|About this Recording
8.110112-14 - PONCHIELLI: Gioconda (La) (La Scala) (1931)
Amilcare Ponchielli (1834 -1886)
A lyric drama in four acts to a libretto by Tobia Gorrio (Arrigo Boito) after Victor Hugo's play Angelo, tyran de Padoue
The grandest of grand operas, La Gioconda would seem to contain all the elements needed for ongoing popular appeal, yet it has maintained a prominent place in the repertoires of only a few of the world's major opera houses. The works of Verdi and Puccini (Ponchielli's pupil in composition at the Milan Conservatory) have usually overshadowed this neglected masterpiece and it is easy, though mistaken, to regard it as a less than excellent opera. The action takes place in seventeenth century Venice, the most romantic possible setting; the plot is laced with intrigue, betrayal, sacrifice and, of course, love, both requited and unrequited; its score abounds with atmospheric melody, stirring numbers for chorus and perhaps the most famous opera ballet ever composed. All that remains is to find an excellent cast to do justice to the music, and certainly in this recording (the first made of the complete opera) we have just that. It is a happy link that the records were made in Milan, the city of the opera's premiere in 1876.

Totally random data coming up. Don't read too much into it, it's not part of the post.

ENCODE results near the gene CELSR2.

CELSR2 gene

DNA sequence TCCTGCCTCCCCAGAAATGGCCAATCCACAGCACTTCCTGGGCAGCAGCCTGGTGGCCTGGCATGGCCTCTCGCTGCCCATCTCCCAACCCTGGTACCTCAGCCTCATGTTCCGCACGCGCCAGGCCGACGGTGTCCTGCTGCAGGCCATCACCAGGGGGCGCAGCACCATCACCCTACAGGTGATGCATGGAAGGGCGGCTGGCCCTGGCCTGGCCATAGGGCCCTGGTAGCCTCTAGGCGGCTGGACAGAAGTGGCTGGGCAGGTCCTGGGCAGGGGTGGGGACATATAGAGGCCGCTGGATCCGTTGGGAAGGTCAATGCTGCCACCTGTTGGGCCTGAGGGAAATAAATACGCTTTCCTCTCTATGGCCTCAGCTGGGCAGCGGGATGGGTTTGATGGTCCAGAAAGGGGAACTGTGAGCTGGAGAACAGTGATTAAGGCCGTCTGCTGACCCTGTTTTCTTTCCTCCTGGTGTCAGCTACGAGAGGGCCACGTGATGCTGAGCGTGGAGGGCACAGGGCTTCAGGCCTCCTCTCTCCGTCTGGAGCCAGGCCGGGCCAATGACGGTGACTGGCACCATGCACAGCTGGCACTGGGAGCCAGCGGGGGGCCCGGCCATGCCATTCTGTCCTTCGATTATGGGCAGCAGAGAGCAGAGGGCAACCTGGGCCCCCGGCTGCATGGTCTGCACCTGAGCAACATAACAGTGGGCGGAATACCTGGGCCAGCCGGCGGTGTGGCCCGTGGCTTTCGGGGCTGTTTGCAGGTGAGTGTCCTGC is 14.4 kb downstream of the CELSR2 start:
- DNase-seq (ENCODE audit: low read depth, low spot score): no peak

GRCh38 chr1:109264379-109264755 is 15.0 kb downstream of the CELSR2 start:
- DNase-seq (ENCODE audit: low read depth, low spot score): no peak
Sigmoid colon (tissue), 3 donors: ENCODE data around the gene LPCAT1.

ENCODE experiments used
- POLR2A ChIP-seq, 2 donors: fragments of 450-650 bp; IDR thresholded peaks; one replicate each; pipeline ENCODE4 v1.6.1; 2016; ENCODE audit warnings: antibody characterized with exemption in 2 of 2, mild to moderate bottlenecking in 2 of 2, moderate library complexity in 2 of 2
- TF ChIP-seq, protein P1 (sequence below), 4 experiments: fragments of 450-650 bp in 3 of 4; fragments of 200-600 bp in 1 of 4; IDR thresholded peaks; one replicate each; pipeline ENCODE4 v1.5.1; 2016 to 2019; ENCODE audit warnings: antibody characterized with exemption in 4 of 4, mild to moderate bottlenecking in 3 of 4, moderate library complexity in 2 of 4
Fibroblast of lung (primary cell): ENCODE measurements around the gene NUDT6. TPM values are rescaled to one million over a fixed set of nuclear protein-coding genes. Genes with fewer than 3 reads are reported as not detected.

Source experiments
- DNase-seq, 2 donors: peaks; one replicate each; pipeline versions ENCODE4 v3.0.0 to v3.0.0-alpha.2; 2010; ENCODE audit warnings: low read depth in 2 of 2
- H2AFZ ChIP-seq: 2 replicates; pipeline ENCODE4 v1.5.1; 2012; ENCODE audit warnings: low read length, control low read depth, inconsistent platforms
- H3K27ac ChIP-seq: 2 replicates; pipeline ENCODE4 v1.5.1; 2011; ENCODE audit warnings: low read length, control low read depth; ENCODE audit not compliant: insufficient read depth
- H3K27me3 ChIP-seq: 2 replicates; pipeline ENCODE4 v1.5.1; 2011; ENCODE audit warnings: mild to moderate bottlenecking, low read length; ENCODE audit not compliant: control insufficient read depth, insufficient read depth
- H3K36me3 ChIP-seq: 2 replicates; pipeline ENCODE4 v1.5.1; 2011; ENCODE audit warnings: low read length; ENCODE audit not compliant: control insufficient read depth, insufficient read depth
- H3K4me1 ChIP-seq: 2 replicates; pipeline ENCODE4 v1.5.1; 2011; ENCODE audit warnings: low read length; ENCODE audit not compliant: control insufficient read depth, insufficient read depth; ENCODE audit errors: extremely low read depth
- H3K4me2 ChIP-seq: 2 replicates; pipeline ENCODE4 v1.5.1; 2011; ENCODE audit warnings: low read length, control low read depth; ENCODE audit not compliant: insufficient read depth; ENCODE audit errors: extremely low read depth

Each of the principals was on top vocal form at the time this recording was made, and had benefited from being part of the great ensemble established at La Scala by Toscanini, following his appointment as artistic director in 1920. Whilst not conducted by the maestro, the records surely convey something of the influence he exerted on his singers during his regime.
Arangi-Lombardi's is perhaps the most beautifully sung - as opposed to most dramatic - Gioconda of any complete recorded version. Her vocal security is always exciting; hear the final pages of Act 2, first the duet with Laura followed by Enzo's rejection. From full floods of fury at her rival in love she softens to a melting 'Son la Gioconda' as she sends Laura to safety. With Alessandro Granda on equally good form, the closing moments of the act crackle with Italian passion (the orchestra well recorded here, too). The great Act IV aria 'Suicidio' is sung as a true soliloquy, more introspective than on many familiar recordings. Always the voice reveals its mezzo origins, rich and wonderfully coloured, heard also to good effect in the additional arias included on CD3. The duet from Ernani offers the best dramatic performance -recorded in a sympathetic acoustic, too - 'Casta Diva' is cool but elegant, 'Com'e bello!' from Lucrezia Borgia finely poised. These extra tracks show Arangi-Lombardi to advantage in some of the roles that she did not record complete.